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Breakfast with a local touch
Local produce part of homestyle experience

Cindy Arora
Record Staff Writer
Published Wednesday, Jul 5, 2006

Some of the delights whipped up by Owner Renae Matson of the Amorosa Inn and Gardens Bed and Breakfast includes, far left, french toast croissant stuffed with whipped cream, strawberries, grapes and sausage, and left, yogurt “martinis,” yogurt and granola served in a martini glass
Credit: CLIFFORD OTO/The Record

LODI - When your community is a virtual produce stand, the seasons can provide breakfast inspiration.

For Lani Eklund, the proprietor at The Inn at Locke House, a summer breakfast can start with an Italian omelet called a frittata topped with vegetables and served with sausage from a Lockeford butcher.

Nearly all her guests like to know that the peaches in their fruit bowl come from the farmer down the road and the chocolate in their French toast is from the chocolatier in neighboring Clements, she said.

"People appreciate the local touch," said Eklund, who has run the inn for 14 years with her husband. "And the best thing is I don't have to go far to get fresh organic food."

Erin Bernall, a spokeswoman for the California Association of Bed and Breakfast Inns, said there is a growing trend in Northern California of innkeepers using local agriculture as a way to promote their communities and healthy eating.

The Art of Breakfast:

Lani Eklund of The Inn at Locke House gives a few tips on cooking for guests.
1. Prepare ingredients the night before so you're free to interact with your guests.
2. Look to the seasons for menu planning.
3. Think in courses. This draws the meal out longer.

"People love it and it's a departure from our daily lives where we just get everything from the big supermarket," Bernall said. "Part of the bed-and-breakfast experience is to bring people back to a home-style environment. Home-grown foods play a really big role in that."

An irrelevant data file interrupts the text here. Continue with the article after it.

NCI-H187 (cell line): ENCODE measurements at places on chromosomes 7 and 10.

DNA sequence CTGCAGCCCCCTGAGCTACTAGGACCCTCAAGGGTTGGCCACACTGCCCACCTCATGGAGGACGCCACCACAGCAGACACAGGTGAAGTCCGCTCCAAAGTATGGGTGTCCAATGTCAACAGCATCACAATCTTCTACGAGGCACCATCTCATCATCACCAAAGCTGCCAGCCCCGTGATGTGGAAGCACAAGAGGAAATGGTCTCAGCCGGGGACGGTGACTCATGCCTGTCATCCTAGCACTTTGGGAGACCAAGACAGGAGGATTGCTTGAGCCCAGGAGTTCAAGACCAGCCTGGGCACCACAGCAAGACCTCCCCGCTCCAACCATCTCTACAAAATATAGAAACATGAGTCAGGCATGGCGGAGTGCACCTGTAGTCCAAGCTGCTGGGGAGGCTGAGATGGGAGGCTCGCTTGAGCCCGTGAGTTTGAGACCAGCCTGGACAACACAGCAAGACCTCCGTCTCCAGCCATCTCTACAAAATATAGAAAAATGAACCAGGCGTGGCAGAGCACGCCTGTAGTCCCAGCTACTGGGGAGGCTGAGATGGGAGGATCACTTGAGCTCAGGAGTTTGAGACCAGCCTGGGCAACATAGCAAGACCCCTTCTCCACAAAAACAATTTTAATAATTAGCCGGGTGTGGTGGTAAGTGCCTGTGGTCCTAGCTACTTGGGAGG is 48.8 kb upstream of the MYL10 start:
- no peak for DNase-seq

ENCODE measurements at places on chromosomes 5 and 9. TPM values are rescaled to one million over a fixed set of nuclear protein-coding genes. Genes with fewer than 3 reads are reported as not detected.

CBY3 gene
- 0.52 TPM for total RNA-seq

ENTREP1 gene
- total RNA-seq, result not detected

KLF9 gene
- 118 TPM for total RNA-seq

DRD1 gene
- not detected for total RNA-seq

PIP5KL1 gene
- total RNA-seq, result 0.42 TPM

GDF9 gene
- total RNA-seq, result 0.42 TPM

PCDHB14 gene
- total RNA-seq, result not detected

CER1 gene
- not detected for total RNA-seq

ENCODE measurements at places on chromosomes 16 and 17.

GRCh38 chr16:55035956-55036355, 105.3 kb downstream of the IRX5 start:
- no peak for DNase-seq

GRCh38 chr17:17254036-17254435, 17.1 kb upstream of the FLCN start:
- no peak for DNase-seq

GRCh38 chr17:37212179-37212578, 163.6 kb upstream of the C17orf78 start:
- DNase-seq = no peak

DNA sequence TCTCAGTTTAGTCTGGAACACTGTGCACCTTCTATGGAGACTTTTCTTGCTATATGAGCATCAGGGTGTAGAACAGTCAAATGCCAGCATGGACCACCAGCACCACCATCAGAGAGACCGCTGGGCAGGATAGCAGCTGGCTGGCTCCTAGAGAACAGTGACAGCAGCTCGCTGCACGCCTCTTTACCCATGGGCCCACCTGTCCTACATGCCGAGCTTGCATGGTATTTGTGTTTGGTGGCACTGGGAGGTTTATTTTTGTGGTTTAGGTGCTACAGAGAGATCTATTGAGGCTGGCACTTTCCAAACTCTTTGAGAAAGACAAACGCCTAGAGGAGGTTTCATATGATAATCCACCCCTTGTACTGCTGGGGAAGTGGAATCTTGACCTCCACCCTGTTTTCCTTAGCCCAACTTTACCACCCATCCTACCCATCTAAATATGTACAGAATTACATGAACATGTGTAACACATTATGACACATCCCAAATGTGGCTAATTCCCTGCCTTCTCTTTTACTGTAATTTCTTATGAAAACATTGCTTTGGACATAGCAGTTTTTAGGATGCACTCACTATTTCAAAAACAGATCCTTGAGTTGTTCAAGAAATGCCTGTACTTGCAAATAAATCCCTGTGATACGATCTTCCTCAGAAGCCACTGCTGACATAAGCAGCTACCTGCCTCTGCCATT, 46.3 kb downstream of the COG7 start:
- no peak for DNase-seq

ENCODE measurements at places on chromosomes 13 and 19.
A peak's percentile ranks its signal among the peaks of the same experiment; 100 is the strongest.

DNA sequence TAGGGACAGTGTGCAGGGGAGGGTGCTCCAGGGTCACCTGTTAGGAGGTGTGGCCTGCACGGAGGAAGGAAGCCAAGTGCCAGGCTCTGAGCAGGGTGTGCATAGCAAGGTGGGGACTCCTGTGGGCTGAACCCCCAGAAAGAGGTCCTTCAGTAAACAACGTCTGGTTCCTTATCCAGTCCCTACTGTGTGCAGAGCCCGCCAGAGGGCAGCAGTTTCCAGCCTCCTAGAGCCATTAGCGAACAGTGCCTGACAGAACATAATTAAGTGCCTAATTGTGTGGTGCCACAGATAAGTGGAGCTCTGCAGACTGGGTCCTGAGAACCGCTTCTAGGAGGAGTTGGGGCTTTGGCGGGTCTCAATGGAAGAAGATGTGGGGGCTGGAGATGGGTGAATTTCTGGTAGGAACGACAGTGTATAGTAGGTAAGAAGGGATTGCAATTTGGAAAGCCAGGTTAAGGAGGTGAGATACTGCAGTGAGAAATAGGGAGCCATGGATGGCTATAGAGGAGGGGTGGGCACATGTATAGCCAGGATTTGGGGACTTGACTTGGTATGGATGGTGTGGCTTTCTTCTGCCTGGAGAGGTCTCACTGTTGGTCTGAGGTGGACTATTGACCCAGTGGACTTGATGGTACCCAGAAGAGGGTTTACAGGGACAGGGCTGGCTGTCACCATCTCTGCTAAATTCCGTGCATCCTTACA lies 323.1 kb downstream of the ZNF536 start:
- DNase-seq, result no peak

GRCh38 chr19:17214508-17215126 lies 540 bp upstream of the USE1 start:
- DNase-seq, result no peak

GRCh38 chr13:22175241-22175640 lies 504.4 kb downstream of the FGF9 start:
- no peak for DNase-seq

Just a few miles away amid the vineyards of Lodi's Harney Way, Amorosa Inn owner Renae Matson approaches breakfast as a visual feast for her guests.

Her favorite dish is the Yogurt Martini, which features a martini glass layered with yogurt, granola and fruit and topped with colorful edible flowers. Matson said just such details can turn a routine morning meal into a wine country bed-and-breakfast experience.

Favorite dishes at the Amorosa Inn include lemon crepes with fresh strawberries, egg casserole and a small bundt cake called the Berry Volcano.

Much like Eklund, Matson lets the region with its abundance of fresh fruits, vegetables, cheese and wine ultimately decide what's for breakfast.

Owner Renae Matson cooks french toast croissant at the Amorosa Inn and Gardens Bed and Breakfast in Lodi
Credit: CLIFFORD OTO/The Record
"When strawberries are in season, I have strawberry everything," she said. "During the fall, I'm making pumpkin pancakes with fresh applesauce. The whole area is just a wealth of agricultural products and we celebrate it."

For families interested in creating the bed-and-breakfast experience on their own, the innkeepers willingly shared a few tips.